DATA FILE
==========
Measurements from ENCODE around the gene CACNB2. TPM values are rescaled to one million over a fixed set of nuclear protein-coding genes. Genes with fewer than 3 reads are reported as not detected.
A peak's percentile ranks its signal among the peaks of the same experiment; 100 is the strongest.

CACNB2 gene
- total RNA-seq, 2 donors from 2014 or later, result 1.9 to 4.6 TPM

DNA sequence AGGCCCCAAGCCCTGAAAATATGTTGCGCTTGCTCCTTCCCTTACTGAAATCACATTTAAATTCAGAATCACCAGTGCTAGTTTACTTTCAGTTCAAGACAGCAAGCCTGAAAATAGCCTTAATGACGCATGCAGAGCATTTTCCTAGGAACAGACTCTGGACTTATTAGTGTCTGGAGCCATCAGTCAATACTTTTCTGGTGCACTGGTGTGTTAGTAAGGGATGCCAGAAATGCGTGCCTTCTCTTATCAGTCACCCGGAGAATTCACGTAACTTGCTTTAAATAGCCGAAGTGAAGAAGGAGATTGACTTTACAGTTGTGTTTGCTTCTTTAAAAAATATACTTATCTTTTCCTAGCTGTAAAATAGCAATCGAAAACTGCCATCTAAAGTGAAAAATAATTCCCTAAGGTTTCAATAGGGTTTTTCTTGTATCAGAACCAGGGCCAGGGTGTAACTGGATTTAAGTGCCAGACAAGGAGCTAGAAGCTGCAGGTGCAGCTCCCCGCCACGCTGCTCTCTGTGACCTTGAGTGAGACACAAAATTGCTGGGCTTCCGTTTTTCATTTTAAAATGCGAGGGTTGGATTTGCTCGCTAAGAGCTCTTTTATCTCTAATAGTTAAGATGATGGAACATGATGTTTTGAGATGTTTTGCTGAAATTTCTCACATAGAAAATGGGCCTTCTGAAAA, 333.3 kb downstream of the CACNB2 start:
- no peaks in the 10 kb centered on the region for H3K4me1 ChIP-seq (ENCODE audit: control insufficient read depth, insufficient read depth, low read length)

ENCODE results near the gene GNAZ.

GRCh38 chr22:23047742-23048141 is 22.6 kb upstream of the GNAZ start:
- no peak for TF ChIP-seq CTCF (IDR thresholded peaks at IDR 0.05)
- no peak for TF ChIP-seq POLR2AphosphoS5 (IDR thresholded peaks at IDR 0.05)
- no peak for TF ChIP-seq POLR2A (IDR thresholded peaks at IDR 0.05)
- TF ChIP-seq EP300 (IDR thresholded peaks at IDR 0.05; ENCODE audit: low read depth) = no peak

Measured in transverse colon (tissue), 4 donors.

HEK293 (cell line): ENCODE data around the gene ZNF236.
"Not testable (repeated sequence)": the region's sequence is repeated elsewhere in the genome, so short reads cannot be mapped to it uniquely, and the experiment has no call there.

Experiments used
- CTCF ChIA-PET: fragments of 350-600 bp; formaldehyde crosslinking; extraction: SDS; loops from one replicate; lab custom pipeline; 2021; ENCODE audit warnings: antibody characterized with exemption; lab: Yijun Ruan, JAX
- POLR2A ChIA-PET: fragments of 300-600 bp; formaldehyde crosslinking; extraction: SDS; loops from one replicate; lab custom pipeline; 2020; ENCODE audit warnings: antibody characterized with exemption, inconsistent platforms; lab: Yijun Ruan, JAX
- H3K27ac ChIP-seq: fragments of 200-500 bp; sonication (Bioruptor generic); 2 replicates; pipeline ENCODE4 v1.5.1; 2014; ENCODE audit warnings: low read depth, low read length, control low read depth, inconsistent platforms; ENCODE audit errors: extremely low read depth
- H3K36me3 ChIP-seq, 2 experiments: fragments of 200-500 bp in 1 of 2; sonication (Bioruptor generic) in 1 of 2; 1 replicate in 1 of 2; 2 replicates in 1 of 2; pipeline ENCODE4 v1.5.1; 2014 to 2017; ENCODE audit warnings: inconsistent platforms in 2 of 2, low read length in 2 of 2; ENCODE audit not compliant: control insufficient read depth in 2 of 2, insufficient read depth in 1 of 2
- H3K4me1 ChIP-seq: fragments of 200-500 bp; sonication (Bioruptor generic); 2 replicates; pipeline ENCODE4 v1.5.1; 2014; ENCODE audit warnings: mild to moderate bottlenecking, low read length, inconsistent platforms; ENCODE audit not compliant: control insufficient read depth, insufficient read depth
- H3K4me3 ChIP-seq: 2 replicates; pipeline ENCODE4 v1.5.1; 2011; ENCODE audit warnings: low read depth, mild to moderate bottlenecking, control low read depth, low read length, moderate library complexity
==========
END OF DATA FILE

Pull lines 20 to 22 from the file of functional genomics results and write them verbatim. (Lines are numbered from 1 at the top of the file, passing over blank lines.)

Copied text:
- H3K36me3 ChIP-seq, 2 experiments: fragments of 200-500 bp in 1 of 2; sonication (Bioruptor generic) in 1 of 2; 1 replicate in 1 of 2; 2 replicates in 1 of 2; pipeline ENCODE4 v1.5.1; 2014 to 2017; ENCODE audit warnings: inconsistent platforms in 2 of 2, low read length in 2 of 2; ENCODE audit not compliant: control insufficient read depth in 2 of 2, insufficient read depth in 1 of 2
- H3K4me1 ChIP-seq: fragments of 200-500 bp; sonication (Bioruptor generic); 2 replicates; pipeline ENCODE4 v1.5.1; 2014; ENCODE audit warnings: mild to moderate bottlenecking, low read length, inconsistent platforms; ENCODE audit not compliant: control insufficient read depth, insufficient read depth
- H3K4me3 ChIP-seq: 2 replicates; pipeline ENCODE4 v1.5.1; 2011; ENCODE audit warnings: low read depth, mild to moderate bottlenecking, control low read depth, low read length, moderate library complexity